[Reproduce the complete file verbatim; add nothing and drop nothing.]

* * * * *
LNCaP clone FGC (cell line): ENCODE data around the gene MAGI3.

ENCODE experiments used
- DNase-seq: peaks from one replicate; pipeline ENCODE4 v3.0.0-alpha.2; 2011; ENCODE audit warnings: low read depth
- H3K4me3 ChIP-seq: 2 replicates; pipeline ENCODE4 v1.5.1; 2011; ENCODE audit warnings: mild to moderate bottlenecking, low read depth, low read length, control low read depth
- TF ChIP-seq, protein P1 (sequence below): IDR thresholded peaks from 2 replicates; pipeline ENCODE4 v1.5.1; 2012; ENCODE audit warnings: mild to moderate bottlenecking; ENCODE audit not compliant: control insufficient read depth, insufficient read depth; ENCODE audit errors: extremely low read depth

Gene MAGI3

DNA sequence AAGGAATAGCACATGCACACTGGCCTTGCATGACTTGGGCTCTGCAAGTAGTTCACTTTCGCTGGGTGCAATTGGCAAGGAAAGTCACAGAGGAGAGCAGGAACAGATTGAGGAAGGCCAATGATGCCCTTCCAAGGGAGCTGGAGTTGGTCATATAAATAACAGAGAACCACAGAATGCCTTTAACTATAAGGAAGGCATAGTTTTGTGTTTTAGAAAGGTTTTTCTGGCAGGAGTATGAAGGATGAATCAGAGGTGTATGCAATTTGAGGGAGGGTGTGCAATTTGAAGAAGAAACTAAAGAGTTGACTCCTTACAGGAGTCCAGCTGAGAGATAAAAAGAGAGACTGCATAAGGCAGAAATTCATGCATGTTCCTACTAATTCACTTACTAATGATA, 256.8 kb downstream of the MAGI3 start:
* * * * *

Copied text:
LNCaP clone FGC (cell line): ENCODE data around the gene MAGI3.

ENCODE experiments used
- DNase-seq: peaks from one replicate; pipeline ENCODE4 v3.0.0-alpha.2; 2011; ENCODE audit warnings: low read depth
- H3K4me3 ChIP-seq: 2 replicates; pipeline ENCODE4 v1.5.1; 2011; ENCODE audit warnings: mild to moderate bottlenecking, low read depth, low read length, control low read depth
- TF ChIP-seq, protein P1 (sequence below): IDR thresholded peaks from 2 replicates; pipeline ENCODE4 v1.5.1; 2012; ENCODE audit warnings: mild to moderate bottlenecking; ENCODE audit not compliant: control insufficient read depth, insufficient read depth; ENCODE audit errors: extremely low read depth

Gene MAGI3

DNA sequence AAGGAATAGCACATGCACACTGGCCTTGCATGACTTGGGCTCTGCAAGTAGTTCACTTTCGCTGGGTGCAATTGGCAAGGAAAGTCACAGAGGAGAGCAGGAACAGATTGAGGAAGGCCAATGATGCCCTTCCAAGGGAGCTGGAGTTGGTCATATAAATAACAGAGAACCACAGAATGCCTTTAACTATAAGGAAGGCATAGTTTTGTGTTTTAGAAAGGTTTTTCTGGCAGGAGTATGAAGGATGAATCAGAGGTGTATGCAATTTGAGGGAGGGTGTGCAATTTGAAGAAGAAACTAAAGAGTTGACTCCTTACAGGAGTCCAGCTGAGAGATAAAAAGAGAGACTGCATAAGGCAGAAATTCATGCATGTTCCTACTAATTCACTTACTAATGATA, 256.8 kb downstream of the MAGI3 start: